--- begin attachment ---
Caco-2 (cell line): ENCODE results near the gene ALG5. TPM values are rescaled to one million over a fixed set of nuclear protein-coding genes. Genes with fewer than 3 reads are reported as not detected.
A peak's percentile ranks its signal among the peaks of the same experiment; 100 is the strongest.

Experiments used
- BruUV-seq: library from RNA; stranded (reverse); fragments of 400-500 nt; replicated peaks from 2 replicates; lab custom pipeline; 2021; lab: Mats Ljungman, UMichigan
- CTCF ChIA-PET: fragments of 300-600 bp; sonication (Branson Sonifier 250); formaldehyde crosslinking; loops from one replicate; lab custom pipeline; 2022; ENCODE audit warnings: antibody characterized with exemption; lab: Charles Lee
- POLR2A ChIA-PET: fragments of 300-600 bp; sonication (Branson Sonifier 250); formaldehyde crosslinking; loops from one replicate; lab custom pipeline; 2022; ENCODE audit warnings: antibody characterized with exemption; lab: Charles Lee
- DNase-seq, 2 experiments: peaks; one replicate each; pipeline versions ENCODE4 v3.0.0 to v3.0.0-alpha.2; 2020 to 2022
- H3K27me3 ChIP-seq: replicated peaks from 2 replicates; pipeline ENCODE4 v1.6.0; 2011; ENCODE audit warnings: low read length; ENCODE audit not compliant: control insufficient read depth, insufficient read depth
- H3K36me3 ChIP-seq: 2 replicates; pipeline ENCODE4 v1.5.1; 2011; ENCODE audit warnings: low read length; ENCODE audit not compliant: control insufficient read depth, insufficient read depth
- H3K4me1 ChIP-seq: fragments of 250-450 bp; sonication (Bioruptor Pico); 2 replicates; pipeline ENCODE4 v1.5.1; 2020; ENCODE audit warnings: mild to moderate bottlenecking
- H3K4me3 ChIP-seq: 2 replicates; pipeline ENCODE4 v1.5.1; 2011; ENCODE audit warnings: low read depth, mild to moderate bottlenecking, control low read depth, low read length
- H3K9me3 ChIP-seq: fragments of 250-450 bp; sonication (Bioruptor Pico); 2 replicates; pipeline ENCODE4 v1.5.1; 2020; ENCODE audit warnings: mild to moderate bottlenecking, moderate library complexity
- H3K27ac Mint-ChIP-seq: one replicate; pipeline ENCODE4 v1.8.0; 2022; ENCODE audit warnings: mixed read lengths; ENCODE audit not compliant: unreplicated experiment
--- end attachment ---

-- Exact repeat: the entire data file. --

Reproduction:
Caco-2 (cell line): ENCODE results near the gene ALG5. TPM values are rescaled to one million over a fixed set of nuclear protein-coding genes. Genes with fewer than 3 reads are reported as not detected.
A peak's percentile ranks its signal among the peaks of the same experiment; 100 is the strongest.

Experiments used
- BruUV-seq: library from RNA; stranded (reverse); fragments of 400-500 nt; replicated peaks from 2 replicates; lab custom pipeline; 2021; lab: Mats Ljungman, UMichigan
- CTCF ChIA-PET: fragments of 300-600 bp; sonication (Branson Sonifier 250); formaldehyde crosslinking; loops from one replicate; lab custom pipeline; 2022; ENCODE audit warnings: antibody characterized with exemption; lab: Charles Lee
- POLR2A ChIA-PET: fragments of 300-600 bp; sonication (Branson Sonifier 250); formaldehyde crosslinking; loops from one replicate; lab custom pipeline; 2022; ENCODE audit warnings: antibody characterized with exemption; lab: Charles Lee
- DNase-seq, 2 experiments: peaks; one replicate each; pipeline versions ENCODE4 v3.0.0 to v3.0.0-alpha.2; 2020 to 2022
- H3K27me3 ChIP-seq: replicated peaks from 2 replicates; pipeline ENCODE4 v1.6.0; 2011; ENCODE audit warnings: low read length; ENCODE audit not compliant: control insufficient read depth, insufficient read depth
- H3K36me3 ChIP-seq: 2 replicates; pipeline ENCODE4 v1.5.1; 2011; ENCODE audit warnings: low read length; ENCODE audit not compliant: control insufficient read depth, insufficient read depth
- H3K4me1 ChIP-seq: fragments of 250-450 bp; sonication (Bioruptor Pico); 2 replicates; pipeline ENCODE4 v1.5.1; 2020; ENCODE audit warnings: mild to moderate bottlenecking
- H3K4me3 ChIP-seq: 2 replicates; pipeline ENCODE4 v1.5.1; 2011; ENCODE audit warnings: low read depth, mild to moderate bottlenecking, control low read depth, low read length
- H3K9me3 ChIP-seq: fragments of 250-450 bp; sonication (Bioruptor Pico); 2 replicates; pipeline ENCODE4 v1.5.1; 2020; ENCODE audit warnings: mild to moderate bottlenecking, moderate library complexity
- H3K27ac Mint-ChIP-seq: one replicate; pipeline ENCODE4 v1.8.0; 2022; ENCODE audit warnings: mixed read lengths; ENCODE audit not compliant: unreplicated experiment